The Borg ER-3
Well it had been ten years James thought to himself, a project that he strived to perfect and yet to this day felt as though he had made some crucial errors along the way, while limiting the previous version to the Win32 API was intentional, some of the finer details where a product of the times, some outright bad code, wave table oscillators with for loops (ouch), wav export with jumbled use of bytes, writing 8-bit mono as 16-bit, although none of these problems where particularly evident to those who used the Borg, they where just imperfections that needed to be ironed out.
This was his time to iron out his mistakes, to perfect the imperfect. I glanced at the abstracted C++ code of the prior version and frowned, so many source files, so much bloat, surly this could be more condensed. He thought you know what, I will use C this time and limit myself to one or three source files, I will make sure the UI is as efficient as possible, leaving no margin for error and in turn no if statement triggered unnecessarily. Every part of the UI code was to be thoughtfully curated and limited to a single source file — to make it easier for others to read and learn from, possibly even adapt to new creations.
In ten years a lot had changed for James, he had grown tired of the Windows operating system and had long moved onto GNU Linux, and in turn, he was becoming tired of running the Borg ER-2 under wine. Something had to change, somehow, things had to be better.
SDL was no new beast to James, in-fact he had long been accustomed to it since v1.2 back in 2006, for all intents and purposes he felt it was a brilliant piece of middleware. If anything, he was excited to be revisiting a familiar area if all but forgotten for him since ~2009.
If there was a familiar place for James to revisit, this was it, to do justice where justice is due. He’d always been valiant about guarding the sanctity of right and wrong, albeit no mere marvel fanatic to the dismay of many he brush fourth, you could imagine him as an archaic teacher with a strict vision of things to come, based upon years of misspent experience, and rightly so.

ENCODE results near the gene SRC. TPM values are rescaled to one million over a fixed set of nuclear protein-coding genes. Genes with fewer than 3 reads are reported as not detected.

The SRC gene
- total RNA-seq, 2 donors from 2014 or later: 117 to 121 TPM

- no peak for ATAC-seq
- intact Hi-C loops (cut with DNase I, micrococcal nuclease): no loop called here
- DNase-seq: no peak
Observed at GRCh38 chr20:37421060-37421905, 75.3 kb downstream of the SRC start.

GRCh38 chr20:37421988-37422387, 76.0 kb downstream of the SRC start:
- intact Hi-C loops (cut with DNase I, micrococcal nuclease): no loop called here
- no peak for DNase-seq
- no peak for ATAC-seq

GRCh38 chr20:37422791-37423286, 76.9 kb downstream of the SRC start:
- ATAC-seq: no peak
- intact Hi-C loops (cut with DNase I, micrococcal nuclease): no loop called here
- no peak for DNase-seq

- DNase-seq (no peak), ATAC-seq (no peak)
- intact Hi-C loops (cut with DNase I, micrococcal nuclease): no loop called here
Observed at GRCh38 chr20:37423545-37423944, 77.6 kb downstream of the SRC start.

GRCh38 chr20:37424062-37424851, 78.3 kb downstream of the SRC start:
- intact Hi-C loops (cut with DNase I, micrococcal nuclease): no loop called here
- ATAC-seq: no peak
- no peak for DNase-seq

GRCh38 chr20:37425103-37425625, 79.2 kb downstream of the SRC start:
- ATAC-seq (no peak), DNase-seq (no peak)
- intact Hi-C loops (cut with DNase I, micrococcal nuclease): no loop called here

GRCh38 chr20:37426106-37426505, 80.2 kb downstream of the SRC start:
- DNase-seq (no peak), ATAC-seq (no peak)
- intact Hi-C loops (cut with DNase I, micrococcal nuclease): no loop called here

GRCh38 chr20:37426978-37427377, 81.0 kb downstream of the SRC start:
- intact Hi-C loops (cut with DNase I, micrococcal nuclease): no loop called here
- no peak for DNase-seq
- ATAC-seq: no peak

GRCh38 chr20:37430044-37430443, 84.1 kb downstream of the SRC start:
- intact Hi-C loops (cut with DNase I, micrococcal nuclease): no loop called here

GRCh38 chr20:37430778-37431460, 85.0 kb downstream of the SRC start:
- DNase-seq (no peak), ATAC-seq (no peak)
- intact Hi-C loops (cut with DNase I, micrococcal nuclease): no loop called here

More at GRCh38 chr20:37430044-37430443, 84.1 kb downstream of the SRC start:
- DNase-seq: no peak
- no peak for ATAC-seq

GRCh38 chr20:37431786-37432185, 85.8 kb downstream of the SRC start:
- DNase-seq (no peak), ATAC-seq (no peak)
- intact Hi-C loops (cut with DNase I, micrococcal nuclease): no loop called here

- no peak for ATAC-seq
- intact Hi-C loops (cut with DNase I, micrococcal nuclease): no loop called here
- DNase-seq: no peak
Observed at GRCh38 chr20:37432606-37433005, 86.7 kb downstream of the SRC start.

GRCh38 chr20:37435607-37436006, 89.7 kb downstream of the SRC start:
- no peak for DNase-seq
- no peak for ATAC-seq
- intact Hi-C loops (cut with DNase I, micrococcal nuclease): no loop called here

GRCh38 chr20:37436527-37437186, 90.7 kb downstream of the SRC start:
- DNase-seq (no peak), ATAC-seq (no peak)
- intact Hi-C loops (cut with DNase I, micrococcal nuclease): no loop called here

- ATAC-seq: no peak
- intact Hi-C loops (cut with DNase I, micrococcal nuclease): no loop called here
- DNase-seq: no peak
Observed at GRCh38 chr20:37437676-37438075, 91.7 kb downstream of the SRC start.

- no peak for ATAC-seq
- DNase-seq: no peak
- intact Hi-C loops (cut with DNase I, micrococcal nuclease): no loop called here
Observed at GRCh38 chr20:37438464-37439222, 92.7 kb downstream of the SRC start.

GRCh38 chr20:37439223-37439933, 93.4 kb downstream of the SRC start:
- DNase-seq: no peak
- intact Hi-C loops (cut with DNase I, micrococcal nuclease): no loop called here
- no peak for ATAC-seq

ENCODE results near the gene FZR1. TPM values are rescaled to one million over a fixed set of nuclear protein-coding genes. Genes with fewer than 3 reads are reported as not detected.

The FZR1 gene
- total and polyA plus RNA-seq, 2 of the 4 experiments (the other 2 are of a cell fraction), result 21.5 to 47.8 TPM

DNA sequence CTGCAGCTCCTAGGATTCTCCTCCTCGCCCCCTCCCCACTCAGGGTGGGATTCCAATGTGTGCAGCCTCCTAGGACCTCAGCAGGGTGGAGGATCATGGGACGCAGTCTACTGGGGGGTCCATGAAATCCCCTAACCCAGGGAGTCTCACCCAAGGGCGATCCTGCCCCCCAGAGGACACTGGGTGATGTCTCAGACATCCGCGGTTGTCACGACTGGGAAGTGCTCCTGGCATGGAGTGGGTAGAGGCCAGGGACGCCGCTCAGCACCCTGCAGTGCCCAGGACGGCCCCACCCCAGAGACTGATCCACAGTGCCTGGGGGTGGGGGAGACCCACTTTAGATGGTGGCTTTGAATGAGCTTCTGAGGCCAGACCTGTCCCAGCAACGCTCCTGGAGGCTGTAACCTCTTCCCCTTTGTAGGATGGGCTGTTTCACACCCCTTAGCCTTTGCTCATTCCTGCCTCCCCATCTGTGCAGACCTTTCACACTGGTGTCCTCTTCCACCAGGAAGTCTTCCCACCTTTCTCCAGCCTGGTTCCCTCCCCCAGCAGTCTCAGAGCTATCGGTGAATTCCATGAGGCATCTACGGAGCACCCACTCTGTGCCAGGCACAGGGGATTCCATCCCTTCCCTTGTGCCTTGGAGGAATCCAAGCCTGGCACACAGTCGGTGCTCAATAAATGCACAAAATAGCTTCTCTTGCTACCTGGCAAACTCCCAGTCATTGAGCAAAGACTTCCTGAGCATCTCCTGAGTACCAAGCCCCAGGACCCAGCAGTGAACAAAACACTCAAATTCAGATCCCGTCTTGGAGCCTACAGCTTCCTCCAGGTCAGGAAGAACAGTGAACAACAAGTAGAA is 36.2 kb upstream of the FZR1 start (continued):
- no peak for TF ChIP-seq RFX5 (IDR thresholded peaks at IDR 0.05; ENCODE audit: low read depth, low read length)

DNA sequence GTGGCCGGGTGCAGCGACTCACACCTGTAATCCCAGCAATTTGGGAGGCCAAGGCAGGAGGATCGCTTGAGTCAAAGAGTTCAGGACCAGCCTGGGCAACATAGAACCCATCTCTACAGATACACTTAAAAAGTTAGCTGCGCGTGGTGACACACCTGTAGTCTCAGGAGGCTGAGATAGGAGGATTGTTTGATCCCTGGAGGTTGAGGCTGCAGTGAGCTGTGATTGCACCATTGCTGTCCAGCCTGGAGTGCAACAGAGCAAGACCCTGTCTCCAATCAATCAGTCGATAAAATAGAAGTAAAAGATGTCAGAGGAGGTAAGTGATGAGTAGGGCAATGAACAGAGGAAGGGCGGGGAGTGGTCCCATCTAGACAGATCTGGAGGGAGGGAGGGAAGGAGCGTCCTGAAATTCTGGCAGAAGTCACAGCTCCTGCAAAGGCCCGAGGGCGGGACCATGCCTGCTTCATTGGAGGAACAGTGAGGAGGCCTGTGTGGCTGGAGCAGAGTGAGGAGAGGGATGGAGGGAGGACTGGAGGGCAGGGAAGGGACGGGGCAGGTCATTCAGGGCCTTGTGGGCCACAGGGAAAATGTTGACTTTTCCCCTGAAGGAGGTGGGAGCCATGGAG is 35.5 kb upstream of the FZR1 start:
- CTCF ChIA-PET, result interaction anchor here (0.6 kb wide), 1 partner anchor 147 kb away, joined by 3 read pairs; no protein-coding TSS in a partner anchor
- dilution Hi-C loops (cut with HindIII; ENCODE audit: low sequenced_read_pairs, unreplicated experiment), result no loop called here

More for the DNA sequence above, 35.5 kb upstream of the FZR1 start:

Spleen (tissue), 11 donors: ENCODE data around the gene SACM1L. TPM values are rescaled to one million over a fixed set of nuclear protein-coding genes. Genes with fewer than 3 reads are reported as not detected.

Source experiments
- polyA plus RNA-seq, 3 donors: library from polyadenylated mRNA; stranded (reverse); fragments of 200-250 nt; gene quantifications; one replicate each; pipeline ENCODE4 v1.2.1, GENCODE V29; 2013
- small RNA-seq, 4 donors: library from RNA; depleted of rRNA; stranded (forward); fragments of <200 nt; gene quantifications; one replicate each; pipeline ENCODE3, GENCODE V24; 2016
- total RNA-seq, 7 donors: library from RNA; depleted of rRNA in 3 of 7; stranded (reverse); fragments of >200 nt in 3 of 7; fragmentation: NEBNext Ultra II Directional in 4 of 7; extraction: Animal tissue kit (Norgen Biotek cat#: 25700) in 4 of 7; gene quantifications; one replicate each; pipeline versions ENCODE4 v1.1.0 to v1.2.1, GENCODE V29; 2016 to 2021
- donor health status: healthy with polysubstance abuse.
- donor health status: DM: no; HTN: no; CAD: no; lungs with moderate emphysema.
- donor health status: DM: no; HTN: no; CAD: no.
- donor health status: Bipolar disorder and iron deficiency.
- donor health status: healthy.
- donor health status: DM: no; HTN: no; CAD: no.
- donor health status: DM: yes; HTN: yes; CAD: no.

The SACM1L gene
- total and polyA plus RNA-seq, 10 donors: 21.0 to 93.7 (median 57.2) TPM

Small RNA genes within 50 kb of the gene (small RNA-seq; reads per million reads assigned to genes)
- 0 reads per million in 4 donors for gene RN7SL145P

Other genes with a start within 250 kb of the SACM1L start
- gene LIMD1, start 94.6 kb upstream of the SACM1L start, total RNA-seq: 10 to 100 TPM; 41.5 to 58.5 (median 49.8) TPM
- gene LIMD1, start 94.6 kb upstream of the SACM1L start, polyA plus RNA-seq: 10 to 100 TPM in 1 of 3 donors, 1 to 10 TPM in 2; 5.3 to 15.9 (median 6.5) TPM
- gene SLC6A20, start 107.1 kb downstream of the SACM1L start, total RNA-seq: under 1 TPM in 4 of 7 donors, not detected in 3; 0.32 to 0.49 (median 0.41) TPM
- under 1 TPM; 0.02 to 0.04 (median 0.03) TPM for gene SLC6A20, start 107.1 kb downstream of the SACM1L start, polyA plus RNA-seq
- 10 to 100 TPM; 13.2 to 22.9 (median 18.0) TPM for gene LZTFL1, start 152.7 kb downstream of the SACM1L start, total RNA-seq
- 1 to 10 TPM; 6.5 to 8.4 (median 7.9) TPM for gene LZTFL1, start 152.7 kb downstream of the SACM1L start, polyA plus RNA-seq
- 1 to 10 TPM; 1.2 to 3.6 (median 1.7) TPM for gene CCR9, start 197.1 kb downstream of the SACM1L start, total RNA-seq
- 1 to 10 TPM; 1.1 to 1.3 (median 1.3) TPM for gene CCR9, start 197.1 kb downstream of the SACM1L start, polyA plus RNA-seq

Jaded, not wearing glasses but giving the distinct impression of someone who’d be that out of touch to be wearing bold jam-jar lenses. A real kook.
It was here and he’d done what he set out to do and if there was only one thing you needed to know it is that the Borg was created for you to enjoy, for you to understand, for you to plagiarise until your heart is content because there is absolutely no meaning beyond the expression of creativity without repurpose. But you might also like to know that the space-bar has been bound as a hotkey to play the current sample on demand, the bottom left corner is the bank selection, if you wish to clear the banks you need to locate your bank.save file in some
~/.local/share/voxdsp/borg or appdata equivalent on windows and delete it.
Things had become simpler, no longer could one select individual oscillators, filters had now become global and thus only applied to the master output, or well, the MSTR oscillator. Envelopes can now be drawn with your mouse by clicking in the rectangle and dragging around the mouse pointer. When you export a wav, which is the only export option, it will save to the local directory that the Borg-ER3 binary is located in — as the name of the bank selected, e.g, bank-0.wav.
Oscillators had changed, although seemingly amusing initially the oscillators had become FARTs, or also known as Frequency, Amplitude, Resolution, and Transformation oscillators, where the resolution regards harmonic resolution and transformation regards which wave-shape is being produced by the oscillator. Right clicking to cycle dial turn sensitivity is still a thing.
Biquad filters too had changed, now there were three and you could configure them directly via their raw coefficients, far more flexible and not that much less intuitive. Possibly even a little more interesting for those seeking to better understand the impact of the coefficients directly rather than via a complex Z-plane with poles. BIQUAD1 is executed first, then 2, and 3.
There was not much more to tell you at this point, James was going to continue being James, and in turn, the world around him would continue to be just that which it wanted to be, but the source code was essential and fairly easy to build, as no pre-built binaries were available for anyone other than Linux users, and even then they needed to install some dependencies such as
sudo apt install libsdl2-2.0-0 libsdl2-dev other than that you could compile using either clang or gcc but James always preferred clang in these specific cases
sudo apt install clang and so it was
clang main.c -Ofast -lSDL2 -lm -o borg.
Of course, you’d need the source code first and that was here.
And now also the Borg ER-0 that allows users to draw oscillators, a much simpler and intuitive approach to tone synthesis: